by Selene Barone, Francesco Bennardo, Marianna Salviati, Vincenzo Cosentino, Riccardo Finamore, Vincenzo Greco, Antonio Madonna, Anna Procopio, Alessandro Antonelli and Amerigo Giudice
Dent. J. 2024, 12(6), 167; https://doi.org/10.3390/dj12060167 - 3 Jun 2024
Viewed by 165
Abstract
The high frequency and complexity of mandibular third molar (M3M) surgery have led several authors to the development of classification systems for better evaluation and management in oral surgery. This study compared the classifications of Juodzabalys and Daugela et al. (JD), Sammartino et [...] Read more.
The high frequency and complexity of mandibular third molar (M3M) surgery have led several authors to the development of classification systems for better evaluation and management in oral surgery. This study compared the classifications of Juodzabalys and Daugela et al. (JD), Sammartino et al., Chang et al., Jhamb et al., Maglione et al., and Nemsi et al. to understand the concordance between the scores of M3M surgery. Two types of analysis were conducted: the relationship between the M3M and the inferior alveolar nerve (IAN), and the overall difficulty score based on the tooth’s angulation and its spatial position with the adjacent structure. The analysis of the classifications on the relationship between M3M and IAN resulted in a concordance of 26.1%. In the pairwise comparisons, the classifications of Nemsi et al. and Jhamb et al. showed the highest concordance of 59.5%. Analyzing the total scores difficulty, the JD et al., Chang et al., and Sammartino et al. classifications demonstrated a concordance level of 25.5%. A pairwise assessment revealed a higher concordance degree between the classifications of Sammartino et al. and Chang et al. (57.4%). The results highlight the limits in establishing a comprehensive and objective classification for the surgical difficulty of M3M, possibly attributed to variations in the methodology for computing total scores. An objective, automated, and non-operator-dependent classification method for assessing the surgical difficulty of M3M is still needed. Full article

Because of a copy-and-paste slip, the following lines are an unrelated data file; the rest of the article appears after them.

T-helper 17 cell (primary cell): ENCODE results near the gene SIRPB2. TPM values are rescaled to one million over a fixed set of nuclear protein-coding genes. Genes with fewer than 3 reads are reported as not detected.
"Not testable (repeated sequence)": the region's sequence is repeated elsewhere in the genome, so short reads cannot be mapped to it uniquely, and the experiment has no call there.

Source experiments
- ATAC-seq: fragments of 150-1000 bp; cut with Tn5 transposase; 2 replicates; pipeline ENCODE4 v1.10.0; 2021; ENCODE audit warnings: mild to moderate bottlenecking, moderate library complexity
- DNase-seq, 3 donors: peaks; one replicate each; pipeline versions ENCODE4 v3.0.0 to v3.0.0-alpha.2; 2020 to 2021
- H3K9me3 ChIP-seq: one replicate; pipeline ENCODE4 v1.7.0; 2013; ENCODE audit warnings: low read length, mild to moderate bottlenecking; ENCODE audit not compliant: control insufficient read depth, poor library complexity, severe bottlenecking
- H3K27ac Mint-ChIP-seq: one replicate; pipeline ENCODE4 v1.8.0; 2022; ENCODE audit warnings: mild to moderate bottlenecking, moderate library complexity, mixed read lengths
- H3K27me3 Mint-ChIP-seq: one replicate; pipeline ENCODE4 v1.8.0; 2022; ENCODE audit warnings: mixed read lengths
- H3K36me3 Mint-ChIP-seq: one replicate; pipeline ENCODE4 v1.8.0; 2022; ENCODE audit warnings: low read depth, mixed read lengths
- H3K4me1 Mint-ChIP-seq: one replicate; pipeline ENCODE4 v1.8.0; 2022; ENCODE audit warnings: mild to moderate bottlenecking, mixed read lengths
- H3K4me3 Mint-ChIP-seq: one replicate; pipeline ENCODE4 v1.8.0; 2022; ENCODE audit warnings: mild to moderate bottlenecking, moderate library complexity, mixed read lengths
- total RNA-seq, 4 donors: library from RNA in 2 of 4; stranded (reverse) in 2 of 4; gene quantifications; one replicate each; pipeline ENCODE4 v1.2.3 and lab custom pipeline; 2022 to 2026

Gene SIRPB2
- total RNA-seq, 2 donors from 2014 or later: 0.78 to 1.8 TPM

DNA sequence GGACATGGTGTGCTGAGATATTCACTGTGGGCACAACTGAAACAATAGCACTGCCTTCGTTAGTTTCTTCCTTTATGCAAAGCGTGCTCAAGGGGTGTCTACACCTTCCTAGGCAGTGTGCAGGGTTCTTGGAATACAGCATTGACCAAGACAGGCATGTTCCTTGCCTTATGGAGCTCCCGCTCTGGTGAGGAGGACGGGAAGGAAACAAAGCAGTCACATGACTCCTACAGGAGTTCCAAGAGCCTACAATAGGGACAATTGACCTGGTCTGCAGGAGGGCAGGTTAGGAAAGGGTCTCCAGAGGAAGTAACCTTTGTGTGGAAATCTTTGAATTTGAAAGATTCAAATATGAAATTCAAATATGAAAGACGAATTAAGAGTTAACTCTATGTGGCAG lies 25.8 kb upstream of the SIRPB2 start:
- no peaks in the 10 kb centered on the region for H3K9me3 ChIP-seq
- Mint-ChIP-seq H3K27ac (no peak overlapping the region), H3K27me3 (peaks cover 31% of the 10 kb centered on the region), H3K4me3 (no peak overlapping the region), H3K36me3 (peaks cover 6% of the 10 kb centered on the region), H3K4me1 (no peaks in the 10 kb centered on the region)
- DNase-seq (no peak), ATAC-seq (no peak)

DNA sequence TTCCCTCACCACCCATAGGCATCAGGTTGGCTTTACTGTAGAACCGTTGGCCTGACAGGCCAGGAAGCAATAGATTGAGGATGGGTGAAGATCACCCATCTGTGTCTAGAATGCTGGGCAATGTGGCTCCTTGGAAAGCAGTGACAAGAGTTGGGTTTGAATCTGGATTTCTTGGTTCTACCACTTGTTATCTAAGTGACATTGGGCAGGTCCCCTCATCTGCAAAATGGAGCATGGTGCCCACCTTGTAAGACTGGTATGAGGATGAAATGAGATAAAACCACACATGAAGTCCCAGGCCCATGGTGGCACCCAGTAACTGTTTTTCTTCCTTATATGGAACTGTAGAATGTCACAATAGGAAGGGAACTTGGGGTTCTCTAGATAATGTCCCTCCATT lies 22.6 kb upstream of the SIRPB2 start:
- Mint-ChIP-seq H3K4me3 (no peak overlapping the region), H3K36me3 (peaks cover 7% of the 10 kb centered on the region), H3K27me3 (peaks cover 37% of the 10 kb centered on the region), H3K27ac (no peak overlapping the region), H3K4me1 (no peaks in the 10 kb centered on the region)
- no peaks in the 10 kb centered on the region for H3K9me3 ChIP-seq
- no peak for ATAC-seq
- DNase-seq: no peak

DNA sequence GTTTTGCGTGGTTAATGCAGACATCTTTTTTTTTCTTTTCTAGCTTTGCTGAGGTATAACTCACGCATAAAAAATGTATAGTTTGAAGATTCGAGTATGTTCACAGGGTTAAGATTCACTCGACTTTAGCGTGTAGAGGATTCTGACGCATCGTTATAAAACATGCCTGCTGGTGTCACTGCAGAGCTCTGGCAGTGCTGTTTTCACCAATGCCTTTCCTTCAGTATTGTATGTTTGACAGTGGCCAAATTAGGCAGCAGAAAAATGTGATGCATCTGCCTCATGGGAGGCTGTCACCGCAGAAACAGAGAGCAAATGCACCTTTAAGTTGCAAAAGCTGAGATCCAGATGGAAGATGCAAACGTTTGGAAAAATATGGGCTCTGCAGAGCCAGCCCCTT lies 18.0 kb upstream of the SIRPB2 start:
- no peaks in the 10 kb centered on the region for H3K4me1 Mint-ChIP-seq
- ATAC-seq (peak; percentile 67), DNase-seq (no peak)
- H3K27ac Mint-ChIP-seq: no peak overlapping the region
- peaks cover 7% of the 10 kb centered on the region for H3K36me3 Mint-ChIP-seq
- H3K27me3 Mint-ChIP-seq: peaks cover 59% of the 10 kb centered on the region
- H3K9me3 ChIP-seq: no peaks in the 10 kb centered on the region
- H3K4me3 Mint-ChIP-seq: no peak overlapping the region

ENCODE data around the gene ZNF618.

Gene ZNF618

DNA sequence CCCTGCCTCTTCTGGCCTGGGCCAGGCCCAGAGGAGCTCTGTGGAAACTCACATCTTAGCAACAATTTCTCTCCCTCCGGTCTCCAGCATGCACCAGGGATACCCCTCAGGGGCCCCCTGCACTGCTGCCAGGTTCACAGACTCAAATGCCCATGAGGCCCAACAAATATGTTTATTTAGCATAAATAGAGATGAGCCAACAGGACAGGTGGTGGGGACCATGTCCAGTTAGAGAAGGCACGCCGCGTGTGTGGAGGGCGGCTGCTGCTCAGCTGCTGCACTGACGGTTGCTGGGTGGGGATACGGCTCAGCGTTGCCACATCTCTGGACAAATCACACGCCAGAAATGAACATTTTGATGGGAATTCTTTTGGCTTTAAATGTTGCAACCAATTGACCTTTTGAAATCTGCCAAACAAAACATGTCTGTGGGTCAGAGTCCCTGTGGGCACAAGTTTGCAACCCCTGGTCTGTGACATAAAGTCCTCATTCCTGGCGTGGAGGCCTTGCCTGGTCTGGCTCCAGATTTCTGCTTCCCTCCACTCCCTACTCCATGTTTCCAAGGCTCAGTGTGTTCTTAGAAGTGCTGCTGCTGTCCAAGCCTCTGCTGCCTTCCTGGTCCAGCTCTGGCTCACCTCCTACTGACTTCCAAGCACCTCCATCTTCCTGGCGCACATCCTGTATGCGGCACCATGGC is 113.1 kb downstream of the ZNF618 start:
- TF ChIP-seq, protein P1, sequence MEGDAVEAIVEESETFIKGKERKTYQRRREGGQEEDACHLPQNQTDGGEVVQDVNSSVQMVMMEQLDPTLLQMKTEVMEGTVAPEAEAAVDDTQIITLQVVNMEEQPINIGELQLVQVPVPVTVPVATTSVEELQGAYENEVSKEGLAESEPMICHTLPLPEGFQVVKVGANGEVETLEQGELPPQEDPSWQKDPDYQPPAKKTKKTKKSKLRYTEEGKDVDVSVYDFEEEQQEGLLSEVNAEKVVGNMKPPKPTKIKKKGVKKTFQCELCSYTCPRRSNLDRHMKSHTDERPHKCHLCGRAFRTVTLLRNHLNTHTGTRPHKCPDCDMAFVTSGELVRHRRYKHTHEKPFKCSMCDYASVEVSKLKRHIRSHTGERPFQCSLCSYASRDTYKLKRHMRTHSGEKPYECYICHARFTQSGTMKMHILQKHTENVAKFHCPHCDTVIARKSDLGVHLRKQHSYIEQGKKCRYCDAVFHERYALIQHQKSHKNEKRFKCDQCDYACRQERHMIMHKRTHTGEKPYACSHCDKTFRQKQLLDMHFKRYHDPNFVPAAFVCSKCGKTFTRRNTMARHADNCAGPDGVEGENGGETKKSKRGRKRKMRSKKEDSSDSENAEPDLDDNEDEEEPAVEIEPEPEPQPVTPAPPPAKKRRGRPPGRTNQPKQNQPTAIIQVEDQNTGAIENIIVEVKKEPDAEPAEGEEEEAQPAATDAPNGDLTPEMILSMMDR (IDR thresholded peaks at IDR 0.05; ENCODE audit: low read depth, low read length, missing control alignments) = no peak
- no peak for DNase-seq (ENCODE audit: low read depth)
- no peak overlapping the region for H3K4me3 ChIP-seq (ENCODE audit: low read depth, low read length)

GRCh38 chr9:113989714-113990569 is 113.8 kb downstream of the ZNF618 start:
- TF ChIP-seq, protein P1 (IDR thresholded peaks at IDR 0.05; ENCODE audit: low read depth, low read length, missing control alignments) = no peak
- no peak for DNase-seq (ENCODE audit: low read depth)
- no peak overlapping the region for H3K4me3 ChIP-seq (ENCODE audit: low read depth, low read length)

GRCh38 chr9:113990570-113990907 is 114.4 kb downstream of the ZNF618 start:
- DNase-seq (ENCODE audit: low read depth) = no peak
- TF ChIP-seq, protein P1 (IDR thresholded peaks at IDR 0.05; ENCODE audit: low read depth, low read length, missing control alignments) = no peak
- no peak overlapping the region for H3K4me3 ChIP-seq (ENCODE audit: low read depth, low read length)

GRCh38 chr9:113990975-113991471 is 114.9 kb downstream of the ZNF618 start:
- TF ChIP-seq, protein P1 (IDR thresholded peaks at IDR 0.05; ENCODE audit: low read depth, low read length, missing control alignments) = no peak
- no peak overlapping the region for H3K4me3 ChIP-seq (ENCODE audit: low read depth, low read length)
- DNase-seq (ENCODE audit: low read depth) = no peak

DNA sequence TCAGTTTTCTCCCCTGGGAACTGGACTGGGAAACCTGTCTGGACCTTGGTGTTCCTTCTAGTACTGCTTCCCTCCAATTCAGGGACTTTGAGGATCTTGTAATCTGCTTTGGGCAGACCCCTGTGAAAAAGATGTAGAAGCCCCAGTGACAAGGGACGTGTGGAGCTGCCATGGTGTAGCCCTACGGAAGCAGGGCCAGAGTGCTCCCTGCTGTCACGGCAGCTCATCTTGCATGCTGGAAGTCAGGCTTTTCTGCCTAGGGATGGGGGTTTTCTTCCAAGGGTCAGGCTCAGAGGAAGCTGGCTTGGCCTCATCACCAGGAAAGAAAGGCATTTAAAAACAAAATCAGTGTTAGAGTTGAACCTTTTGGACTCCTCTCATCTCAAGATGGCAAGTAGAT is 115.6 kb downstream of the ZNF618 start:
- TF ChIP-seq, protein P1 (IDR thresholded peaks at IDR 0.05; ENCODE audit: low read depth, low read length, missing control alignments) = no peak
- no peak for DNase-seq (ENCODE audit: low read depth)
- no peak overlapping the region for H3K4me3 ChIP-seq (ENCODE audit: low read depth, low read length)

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8 pages, 7115 KiB